We do not 'support' missionaries, but joyfully 'co-suffer' with them.
Hello again from sunny California! For those who don't know, we have closed our first chapter/term and now transitioning into our second phase of ministry. The Bocanegra family will be traveling to supportraise for Kaihin Makuhari Grace Church. Mark has been called as their pastor, who will be particularly focused on the planting of their second congregation. Please see this brochure for an overview of what we hope to do. Also, some have asked me about my pursuit of a PhD. I applied last year and I was waitlisted and rejected. I was encouraged to reapply again, but Megumi and I felt it was more urgent and a more strategic need to focus on the church plant now rather than postpone everything for the PhD. This is why we have come back to the US and focused the next year on fundraising.
Mark was asked to speak at the West Coast MTW Equip Missions Training this past month. Mark spoke on what it means to be a 'missional' church and how to become one. For the next couple of issues, I'll be sending out what I shared in the seminar. Hope it is edifying to you all. This is part 2 of a two part series :) Here is the link to the previous issue titled, "Missional does not mean zealous."
What is a missional church?
1) An obedient church – the Great Commission is not an option but a command.
See previous issue above for the details...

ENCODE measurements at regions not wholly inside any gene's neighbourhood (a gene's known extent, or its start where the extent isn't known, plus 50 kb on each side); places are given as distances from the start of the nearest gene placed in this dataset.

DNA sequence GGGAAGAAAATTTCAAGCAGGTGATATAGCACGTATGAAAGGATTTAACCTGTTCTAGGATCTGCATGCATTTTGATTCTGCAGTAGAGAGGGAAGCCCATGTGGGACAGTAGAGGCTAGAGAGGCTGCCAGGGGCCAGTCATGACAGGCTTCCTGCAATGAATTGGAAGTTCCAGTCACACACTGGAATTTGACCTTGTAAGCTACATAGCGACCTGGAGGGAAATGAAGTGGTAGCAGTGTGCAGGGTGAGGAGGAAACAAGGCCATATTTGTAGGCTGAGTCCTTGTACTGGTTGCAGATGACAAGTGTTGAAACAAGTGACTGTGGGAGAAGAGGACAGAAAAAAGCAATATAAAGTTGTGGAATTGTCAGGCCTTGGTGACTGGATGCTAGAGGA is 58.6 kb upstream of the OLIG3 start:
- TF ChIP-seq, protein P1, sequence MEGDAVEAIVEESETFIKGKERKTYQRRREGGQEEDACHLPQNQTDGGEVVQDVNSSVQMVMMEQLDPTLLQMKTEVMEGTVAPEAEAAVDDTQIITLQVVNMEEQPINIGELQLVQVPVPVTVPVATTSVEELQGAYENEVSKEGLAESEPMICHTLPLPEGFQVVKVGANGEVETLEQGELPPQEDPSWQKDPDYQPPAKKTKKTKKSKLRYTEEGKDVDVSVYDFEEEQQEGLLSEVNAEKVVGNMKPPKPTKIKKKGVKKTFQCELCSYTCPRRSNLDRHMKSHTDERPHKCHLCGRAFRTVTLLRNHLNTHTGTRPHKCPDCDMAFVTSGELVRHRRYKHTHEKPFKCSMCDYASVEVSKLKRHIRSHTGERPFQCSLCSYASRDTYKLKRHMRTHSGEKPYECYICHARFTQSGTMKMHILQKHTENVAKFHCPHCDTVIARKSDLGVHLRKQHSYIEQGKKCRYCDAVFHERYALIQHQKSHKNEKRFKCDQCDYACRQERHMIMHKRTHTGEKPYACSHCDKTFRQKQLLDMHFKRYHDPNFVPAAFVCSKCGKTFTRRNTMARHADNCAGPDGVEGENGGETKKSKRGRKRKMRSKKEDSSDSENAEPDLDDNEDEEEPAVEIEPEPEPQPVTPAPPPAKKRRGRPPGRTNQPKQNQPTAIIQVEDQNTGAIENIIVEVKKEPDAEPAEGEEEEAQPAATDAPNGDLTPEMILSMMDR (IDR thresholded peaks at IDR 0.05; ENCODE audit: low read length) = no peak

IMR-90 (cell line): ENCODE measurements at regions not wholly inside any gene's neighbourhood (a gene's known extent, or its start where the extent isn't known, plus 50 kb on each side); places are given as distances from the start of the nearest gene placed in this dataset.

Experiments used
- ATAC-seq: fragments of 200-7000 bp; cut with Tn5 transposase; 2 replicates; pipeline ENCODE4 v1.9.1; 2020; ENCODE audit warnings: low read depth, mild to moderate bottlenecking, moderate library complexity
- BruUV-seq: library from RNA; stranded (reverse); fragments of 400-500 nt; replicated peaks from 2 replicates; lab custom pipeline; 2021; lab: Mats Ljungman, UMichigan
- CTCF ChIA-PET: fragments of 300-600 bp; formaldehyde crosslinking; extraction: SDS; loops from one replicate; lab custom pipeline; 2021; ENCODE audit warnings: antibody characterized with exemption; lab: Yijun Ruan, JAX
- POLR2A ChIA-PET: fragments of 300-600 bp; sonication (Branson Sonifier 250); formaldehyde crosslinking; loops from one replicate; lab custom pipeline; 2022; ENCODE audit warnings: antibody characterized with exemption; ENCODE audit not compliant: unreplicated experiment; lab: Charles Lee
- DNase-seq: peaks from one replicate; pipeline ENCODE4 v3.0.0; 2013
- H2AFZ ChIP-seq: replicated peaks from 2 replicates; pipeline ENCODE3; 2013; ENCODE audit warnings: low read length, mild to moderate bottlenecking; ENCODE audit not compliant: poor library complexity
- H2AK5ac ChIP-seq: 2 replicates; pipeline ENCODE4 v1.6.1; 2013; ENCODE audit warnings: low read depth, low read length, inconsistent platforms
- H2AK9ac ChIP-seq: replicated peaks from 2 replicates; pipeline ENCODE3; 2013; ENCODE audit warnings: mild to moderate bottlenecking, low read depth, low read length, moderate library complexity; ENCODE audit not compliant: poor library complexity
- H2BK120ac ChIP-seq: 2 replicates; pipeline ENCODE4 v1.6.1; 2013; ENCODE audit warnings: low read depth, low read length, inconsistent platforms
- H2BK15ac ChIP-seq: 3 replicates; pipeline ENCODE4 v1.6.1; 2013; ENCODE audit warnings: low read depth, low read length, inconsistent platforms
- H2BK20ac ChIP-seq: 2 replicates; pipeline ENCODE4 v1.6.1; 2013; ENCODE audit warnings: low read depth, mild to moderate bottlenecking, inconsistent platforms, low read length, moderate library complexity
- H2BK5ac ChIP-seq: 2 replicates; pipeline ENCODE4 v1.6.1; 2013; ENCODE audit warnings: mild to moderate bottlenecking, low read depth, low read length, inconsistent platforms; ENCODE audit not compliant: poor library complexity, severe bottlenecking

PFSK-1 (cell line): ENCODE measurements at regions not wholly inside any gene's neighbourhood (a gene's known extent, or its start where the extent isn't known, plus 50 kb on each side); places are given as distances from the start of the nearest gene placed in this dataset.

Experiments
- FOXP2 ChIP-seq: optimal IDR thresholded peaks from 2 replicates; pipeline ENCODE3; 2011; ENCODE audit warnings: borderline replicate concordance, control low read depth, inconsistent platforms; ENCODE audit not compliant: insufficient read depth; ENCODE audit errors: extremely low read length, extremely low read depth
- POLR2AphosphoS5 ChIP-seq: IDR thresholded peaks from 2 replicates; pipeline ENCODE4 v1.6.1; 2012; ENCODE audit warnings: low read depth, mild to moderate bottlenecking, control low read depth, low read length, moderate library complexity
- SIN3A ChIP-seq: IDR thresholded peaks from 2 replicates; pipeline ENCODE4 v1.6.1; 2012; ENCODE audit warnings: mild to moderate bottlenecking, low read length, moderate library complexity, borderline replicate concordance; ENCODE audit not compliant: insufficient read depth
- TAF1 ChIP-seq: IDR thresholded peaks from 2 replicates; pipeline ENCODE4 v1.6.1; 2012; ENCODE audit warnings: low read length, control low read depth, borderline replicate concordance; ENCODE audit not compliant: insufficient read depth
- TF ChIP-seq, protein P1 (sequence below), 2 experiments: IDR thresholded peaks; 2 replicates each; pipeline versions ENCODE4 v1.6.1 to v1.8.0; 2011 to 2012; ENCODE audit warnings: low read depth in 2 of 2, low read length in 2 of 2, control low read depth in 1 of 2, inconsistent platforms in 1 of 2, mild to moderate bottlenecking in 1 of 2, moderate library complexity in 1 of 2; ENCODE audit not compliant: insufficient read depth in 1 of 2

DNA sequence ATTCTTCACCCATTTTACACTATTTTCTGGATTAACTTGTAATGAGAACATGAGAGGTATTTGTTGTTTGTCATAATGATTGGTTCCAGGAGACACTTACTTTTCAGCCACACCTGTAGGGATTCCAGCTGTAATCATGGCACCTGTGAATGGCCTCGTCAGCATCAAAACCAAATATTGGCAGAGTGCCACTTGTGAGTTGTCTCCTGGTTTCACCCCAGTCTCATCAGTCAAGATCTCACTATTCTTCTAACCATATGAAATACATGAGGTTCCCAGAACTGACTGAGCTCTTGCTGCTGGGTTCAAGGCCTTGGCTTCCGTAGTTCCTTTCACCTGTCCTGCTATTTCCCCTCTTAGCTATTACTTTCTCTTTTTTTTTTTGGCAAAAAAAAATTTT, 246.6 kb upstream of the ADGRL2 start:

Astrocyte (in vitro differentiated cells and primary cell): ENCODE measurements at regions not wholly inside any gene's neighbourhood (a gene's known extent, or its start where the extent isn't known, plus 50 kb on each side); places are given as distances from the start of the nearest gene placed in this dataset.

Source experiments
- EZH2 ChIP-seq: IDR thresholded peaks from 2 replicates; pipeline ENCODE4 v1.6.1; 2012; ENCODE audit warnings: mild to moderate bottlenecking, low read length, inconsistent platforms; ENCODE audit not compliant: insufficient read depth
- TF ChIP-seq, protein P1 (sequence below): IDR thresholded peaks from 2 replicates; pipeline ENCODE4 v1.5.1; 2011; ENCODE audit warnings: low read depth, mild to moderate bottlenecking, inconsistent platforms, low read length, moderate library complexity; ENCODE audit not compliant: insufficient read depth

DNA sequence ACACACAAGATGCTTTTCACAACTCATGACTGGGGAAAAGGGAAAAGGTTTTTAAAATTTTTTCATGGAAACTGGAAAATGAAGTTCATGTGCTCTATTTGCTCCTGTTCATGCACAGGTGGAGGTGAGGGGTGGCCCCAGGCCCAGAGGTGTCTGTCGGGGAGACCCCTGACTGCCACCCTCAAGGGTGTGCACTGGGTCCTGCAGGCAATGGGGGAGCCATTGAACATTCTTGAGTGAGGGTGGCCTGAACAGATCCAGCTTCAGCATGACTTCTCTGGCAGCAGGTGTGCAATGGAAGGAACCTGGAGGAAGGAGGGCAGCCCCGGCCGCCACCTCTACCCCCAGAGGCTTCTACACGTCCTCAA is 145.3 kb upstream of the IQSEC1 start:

2) A self-denying church—the church is called to co-suffer with—not ‘support’—missionaries
One of my pet peeves as a missionary is when churches or people think that missionaries that “GO” suffer more than churches and individuals that “SEND.”
When I hear “support” I think of an image as missionaries as boxers in the ring, while “supporters” provide water, encouragement, and some physical care so that the missionary can stay in the ring. But the image is that the missionary takes all the punches, while the supporter is free from it all. It’s like the sending church ‘outsources’ the suffering for the Great Commission to missionaries. This kind of “supporting” is not missional—nor is it biblical.
We must fight the belief that someone can get a free pass for suffering for the Great Commission. All of you know what the Lord Jesus said, If anyone comes to me and does not hate his own father and mother and wife and children and brothers and sisters, yes, and even his own life, he cannot be my disciple. Whoever does not bear his own cross and come after me cannot be my disciple… So therefore, any one of you who does not renounce all that he has cannot be my disciple. No one can voluntarily step out of the ring—because it isn’t about whether you feel called to do missions, whether you have an cross-cultural interest, or whether you have the financial or human resources to do so. It’s actually about our obedience to the Lordship of Christ. MTW Recruiter summarized it this way—if you are not willing to “go,” you are not qualified to stay. We are all called to suffer for the Great Commission and obey the King who has all authority in heaven and on earth.